Better late than never, here's the Hey Baby, What's Your Sign? Edition of Ticket Stub:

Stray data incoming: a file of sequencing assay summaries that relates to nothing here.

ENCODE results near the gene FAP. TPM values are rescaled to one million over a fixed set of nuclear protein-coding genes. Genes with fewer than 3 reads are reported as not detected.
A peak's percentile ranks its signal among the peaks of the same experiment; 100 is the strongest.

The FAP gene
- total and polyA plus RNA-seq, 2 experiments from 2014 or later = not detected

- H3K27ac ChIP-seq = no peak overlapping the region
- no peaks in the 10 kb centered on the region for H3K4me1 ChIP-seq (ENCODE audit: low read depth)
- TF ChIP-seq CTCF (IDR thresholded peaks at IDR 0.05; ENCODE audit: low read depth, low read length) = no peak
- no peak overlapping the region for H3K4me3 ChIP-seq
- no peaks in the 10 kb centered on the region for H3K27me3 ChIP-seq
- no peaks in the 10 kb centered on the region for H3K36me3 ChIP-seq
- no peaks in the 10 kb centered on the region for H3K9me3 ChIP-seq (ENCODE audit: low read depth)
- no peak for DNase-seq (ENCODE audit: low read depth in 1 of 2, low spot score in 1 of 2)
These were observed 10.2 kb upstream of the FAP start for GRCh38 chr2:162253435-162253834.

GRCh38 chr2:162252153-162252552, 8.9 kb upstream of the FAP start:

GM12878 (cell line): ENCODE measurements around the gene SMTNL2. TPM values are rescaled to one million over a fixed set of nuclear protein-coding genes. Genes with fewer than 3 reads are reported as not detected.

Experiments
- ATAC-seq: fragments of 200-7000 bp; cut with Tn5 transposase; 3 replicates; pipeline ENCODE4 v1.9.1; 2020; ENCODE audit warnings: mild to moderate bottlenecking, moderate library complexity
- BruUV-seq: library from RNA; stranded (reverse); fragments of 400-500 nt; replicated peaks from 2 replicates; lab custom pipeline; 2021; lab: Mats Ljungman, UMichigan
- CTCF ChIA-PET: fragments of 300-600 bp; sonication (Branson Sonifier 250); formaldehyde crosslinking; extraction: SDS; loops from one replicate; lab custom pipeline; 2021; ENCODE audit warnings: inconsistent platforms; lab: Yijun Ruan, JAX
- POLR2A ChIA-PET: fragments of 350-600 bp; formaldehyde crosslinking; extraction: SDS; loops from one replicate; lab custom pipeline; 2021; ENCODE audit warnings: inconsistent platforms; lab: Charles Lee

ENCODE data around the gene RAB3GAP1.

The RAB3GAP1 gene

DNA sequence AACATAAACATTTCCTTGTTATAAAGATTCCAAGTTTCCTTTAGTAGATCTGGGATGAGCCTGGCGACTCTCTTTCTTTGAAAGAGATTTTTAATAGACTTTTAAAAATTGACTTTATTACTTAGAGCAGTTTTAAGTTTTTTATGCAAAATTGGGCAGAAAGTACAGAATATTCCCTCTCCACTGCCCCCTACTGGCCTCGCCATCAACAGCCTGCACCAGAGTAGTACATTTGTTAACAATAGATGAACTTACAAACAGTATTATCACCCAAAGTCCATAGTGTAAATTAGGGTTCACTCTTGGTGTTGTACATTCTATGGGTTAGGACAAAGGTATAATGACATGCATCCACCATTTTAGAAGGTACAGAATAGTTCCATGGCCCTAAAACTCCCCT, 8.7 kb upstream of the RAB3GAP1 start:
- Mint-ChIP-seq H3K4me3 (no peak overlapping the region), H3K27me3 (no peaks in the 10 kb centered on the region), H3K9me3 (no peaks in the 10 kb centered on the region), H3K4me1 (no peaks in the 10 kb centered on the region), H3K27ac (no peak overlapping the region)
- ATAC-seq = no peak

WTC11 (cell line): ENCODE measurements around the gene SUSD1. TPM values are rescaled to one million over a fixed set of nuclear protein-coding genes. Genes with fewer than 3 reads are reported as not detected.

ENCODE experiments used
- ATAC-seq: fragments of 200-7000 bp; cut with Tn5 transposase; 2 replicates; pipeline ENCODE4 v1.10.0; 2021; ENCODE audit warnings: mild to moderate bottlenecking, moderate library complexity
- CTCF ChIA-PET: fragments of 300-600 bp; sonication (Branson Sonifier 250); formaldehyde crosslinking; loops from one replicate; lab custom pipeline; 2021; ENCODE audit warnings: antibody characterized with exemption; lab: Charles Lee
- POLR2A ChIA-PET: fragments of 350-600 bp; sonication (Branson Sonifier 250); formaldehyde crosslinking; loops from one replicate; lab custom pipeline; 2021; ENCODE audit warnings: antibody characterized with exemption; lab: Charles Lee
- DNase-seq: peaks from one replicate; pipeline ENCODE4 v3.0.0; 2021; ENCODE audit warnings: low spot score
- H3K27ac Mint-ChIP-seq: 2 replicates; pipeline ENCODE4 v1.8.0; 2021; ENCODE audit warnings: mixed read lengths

* Zodiac -- I never thought this day would come, but I absolutely loved this David Fincher movie. The man who brought forth the brain-scarring nihilism of Se7en and launched its zillion low-rent imitators topped my list of uniquely loathsome humans for over a decade. Watching his movies was like having him spit in my face, or better yet hiring someone to spit in my face while watching and laughing from a hidden vantage. HOWEVER, with Zodiac he has managed to make me forget all that. Seriously. This is the best movie about a serial killer ever made, including Silence of the Lambs. Seriously. And it's not even really about the killer himself, which is what makes it better than SOTL -- it's about the lure of the unknowable stranger and how an obsession with unmasking him wears down, corrupts, and derails the lives of three investigators. Like his cryptic codes and taunting letters, the Zodiac killer is menacing but essentially meaningless and, like all evils, entirely banal. A man who kills for no reason is, by definition, impossible to confront or rationalize. Thus he makes a fine central void for the film, and around this black hole the police and press struggle mightily and in vain -- as Nat pointed out after every TV commercial for the film, they never caught the guy. The movie comes to certain conclusions, but that's beside the point -- the chase and the embellishments of the public imagination on these brutally basic murders is what compels. Robert Downey Jr. and Mark Ruffalo are excellent as dueling manifestations of 70's San Francisco machismo, one flagrant and one subtle, both disillusioned by their failure to solve the riddle. Jake Gyllenhaal plays the op-ed cartoonist (!) for the SF Chronicle who became an amateur sleuth to follow the case, a Boy Scout who throws over his wife, kids, and career to stay on the trail. And the trail is what the movie is about, not the gory crimes -- although there are a few scenes of awful violence, best avoided. The film has a lot to say about the interplay of media and law enforcement, and celebrity, and the public's fascination with high-profile crimes, but it makes its points quietly. It's visually gripping, and that helps make a long slow unfinished detective story so visceral -- less viscera, more visceral! There are some tricks reminiscent of Spike Lee or Quentin Tarantino (which is to say Scorcese, really), but the murky moodiness Fincher is known for is here put to serious purpose -- he repeatedly places the central figure in partial shadow or partially offscreen, which makes the one shot of the Zodiac in action, closing in on his prey in blazing daylight, a stunner. Extra points for delightful but not distracting costume and set design, especially Chloe Sevigny's overalls and tortoiseshell glasses, which evoked my early-80's mom perfectly. Also for Brian Cox, of course. One point off for using Donovan's "Hurdy Gurdy Man" for the same creepy backdrop as "L.I.E.", which also stars Brian Cox...and hey, Donovan's daughter is in this movie...coincidence?! (A)

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